As organizations such as WikiLeaks and DCLeaks continue to release emails that appear to originate from individuals close to Democratic presidential nominee Hillary Clinton and her campaign, a group of former top national security officials and outside experts are warning “members of the media to stay engaged and to think critically about the facts they consume and disseminate.” The group notes that “what is taking place” in terms of the leaking of private emails “follows a well-known Russian playbook,” and “it is imperative that we focus on the broad disinformation campaign that is already underway.”
In multiple email dumps, WikiLeaks published a trove of what appear to be hacked emails from Clinton campaign manager John Podesta. Politico reported that “there have been no bombshells,” adding that Podesta and the Clinton campaign have “neither verified nor denied the authenticity of the emails.”
National security and cybersecurity experts have been saying for months that Russian intelligence services were most likely involved in the hacks -- and the U.S. government has now formally accused them of attempting to “interfere with the U.S. election process.” Yet right-wing media, including one of Republican presidential nominee Donald Trump’s closest allies, Roger Stone, have cheered for Russian espionage and the hacking of private emails of American citizens. Fox News has even credulously reported on the illegally obtained documents. Donald Trump himself has said he is not convinced Russia is behind the leaks, which an unnamed intelligence briefer for Trump called a “willful misrepresentation” of reality, given the information Trump received in his intelligence briefings.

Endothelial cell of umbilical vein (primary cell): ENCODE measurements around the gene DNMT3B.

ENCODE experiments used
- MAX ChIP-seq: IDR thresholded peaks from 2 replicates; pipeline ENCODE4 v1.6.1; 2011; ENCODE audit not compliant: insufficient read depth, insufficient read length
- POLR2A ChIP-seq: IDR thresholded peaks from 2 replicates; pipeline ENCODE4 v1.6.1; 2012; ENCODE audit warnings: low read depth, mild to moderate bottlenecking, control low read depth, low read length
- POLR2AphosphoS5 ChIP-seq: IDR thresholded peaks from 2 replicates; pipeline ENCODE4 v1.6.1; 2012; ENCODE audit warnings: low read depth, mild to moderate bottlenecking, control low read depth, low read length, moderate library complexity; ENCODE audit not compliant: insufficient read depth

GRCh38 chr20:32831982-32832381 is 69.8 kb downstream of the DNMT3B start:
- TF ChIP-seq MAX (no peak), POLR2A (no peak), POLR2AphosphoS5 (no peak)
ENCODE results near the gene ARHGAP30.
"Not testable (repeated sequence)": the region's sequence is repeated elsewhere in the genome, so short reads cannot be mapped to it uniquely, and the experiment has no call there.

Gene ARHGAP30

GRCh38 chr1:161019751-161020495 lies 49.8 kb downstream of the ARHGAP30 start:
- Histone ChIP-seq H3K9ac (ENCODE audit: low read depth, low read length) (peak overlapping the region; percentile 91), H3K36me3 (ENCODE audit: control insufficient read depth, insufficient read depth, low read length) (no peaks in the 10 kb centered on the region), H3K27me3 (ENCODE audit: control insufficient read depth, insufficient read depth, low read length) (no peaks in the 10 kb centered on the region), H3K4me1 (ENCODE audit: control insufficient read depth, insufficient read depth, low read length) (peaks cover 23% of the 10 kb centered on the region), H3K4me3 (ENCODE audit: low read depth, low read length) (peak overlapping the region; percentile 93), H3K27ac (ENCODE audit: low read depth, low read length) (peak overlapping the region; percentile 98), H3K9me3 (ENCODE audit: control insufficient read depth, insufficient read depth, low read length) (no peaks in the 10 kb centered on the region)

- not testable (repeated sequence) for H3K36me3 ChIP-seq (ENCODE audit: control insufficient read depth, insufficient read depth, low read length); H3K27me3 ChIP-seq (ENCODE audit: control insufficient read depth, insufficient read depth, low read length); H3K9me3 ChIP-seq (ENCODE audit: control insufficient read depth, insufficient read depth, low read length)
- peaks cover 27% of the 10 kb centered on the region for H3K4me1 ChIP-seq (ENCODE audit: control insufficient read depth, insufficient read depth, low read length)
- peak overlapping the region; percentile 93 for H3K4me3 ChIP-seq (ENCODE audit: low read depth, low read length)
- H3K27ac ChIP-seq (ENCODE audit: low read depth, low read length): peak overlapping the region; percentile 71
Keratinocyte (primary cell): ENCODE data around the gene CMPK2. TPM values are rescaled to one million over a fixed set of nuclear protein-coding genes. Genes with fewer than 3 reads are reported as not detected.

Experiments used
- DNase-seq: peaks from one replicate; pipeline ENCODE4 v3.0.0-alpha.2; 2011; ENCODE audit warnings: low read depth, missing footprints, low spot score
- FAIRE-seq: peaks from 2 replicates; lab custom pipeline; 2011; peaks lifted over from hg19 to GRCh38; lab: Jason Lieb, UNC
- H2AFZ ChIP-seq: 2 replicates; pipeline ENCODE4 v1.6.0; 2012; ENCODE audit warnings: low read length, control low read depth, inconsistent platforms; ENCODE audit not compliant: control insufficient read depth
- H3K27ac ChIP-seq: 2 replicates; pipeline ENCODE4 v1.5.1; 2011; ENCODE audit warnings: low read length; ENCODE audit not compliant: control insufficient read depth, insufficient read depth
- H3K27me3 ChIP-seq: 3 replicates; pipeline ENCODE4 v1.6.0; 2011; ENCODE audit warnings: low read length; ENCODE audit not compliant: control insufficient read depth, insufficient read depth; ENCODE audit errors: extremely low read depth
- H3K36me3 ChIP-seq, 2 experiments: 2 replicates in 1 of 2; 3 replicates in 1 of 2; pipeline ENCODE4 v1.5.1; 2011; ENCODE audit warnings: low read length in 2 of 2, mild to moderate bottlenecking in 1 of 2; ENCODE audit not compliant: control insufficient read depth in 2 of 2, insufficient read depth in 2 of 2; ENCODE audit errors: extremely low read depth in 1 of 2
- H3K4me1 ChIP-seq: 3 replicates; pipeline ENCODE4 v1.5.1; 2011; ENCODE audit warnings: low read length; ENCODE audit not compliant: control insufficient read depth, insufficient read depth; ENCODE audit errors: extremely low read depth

A group of 16 former top national security officials and outside experts have penned a letter saying they are “concerned that an ongoing Russian influence operation is targeting the 2016 U.S. election.” The signatories of the letter note that American “debates on critical national security issues will be targeted” by Russian intelligence “in an effort to sway public opinion away from our national interests.” The experts conclude, “There is no amount of short-term partisan gain or perceived media scoop that could justify that outcome,” imploring “members of the media to stay engaged and to think critically about the facts they consume and disseminate.” From the October 6 letter: